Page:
Let’s talk about your family. Your father is Danish and your mother is from the Bronx. What kind of parents were they?
After having two kids and then trying for a third and getting two more—I have a twin brother, and we were the last—I think they surrendered whatever rule book they had been following, if any. That’s probably normal. By the time you get to your younger kids, you’re more lax, you worry over fewer things, you’re more comfortable as a parent. I think my brother and I probably benefited from that in some ways and didn’t in others. My mom had moved to California and was kind of remotely there, and my dad was consumed by the responsibility of being at home with us and all that it meant to provide for us. My parents always struggled financially, so that was a huge burden for him. By the time we were 13, my brother and I were almost raising ourselves. I was still living at home and going to school and stuff, but I was working, and New York is—I was out and about and hanging out and getting into trouble pretty early on. Not too much trouble, thankfully. I self-regulated, but I could have probably gone really far down the rabbit hole had I not always had something guiding me.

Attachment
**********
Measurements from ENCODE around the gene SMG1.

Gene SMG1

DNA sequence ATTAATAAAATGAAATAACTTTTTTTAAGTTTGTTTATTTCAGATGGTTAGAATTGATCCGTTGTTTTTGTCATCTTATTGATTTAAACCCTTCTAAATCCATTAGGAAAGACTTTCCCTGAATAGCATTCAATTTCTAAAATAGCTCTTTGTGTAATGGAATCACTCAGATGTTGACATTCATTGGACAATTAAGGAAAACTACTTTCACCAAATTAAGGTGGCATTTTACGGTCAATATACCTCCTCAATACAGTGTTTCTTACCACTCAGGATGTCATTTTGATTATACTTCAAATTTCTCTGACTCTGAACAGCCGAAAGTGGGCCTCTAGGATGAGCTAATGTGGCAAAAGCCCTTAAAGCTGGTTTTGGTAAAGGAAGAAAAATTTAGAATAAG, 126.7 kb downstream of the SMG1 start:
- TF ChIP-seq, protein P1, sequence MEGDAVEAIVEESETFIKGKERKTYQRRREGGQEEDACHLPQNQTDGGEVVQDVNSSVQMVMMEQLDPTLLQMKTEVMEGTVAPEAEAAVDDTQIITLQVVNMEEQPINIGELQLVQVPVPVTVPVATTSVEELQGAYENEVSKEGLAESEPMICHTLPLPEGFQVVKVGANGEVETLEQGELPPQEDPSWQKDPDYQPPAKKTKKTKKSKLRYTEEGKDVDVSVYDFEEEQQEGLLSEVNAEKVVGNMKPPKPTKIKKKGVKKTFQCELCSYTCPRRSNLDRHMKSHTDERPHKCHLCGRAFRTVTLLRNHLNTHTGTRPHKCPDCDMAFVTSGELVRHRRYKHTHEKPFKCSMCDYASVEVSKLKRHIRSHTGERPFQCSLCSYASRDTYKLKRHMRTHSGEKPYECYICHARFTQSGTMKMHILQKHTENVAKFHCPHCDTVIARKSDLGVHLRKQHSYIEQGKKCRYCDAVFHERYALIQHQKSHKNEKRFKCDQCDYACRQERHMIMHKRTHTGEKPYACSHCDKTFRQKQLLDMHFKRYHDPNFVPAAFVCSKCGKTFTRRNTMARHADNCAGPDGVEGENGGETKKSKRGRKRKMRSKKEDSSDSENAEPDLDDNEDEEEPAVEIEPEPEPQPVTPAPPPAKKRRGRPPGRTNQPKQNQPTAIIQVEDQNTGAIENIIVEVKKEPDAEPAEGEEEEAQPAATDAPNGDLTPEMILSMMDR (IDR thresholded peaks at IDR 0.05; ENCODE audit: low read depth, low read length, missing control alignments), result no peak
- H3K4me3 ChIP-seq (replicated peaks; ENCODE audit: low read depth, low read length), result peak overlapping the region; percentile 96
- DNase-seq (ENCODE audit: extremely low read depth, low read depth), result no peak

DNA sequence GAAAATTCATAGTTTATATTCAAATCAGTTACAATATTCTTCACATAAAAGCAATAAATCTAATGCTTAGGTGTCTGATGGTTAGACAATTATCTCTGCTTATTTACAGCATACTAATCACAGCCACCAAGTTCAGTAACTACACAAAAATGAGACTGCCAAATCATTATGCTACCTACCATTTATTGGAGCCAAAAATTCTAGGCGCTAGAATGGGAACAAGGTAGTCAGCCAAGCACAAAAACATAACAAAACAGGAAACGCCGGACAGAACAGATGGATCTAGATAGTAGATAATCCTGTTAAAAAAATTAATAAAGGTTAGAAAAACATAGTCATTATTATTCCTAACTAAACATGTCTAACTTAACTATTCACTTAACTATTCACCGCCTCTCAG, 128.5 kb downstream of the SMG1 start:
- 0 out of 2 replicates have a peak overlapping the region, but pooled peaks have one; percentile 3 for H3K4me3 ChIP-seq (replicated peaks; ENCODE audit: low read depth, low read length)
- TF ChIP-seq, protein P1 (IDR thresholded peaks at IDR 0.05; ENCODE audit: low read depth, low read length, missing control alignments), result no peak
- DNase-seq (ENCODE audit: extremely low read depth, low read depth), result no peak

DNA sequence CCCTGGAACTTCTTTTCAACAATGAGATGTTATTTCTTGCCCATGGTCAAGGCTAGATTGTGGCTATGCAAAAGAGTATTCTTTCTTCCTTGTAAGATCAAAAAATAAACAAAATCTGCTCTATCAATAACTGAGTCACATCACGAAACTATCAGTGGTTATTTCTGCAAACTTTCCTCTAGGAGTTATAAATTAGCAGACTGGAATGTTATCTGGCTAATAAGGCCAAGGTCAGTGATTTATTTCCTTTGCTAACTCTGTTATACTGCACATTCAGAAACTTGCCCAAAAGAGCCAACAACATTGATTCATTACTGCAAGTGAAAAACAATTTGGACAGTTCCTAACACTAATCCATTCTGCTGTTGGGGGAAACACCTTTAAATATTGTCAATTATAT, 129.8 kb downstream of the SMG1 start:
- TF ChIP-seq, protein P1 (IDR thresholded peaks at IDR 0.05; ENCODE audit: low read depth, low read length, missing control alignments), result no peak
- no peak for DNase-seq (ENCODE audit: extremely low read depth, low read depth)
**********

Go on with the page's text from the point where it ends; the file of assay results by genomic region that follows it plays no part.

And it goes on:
What do you think that was? Work?
Yeah. I had a good work ethic. I had my own sense of self-preservation, and I made it to graduation and got my own place when I was 18.
What about dating at that age—anything you know now that you wish you’d known in your early 20s?
I never dated anyone, so I’m a bad person to ask for advice. I did go on one blind date, and when I arrived, my date had already taken a shot of tequila in his eye. I didn’t even know that was possible. What a turnoff. I would never want to be in my early 20s again, though I did a lot of fun stuff. I wish I knew that everything changes and that nothing is forever—except death. It probably would’ve freed up a lot of space in my brain.
What did your father do for a living?
My dad was an architect.
And your mom?
My mom started managing me when I was about eight or nine. She was kind of overseeing things prior to that, but she really started managing me when I was around that age—or maybe a little bit older, like 12. She did that until I stopped working with her when I was in my early 20s. My mom is very ambitious, and she’s also good at multitasking. She has a lot of life force, my mom. I definitely inherited that from her. My dad is more—I don’t know, I think my dad in a lot of ways is kind of a dreamer. He’s such a creative person, but at times I think he can almost be self-limiting. Whereas my mom, I think, always saw a bigger picture, and I probably got that from her.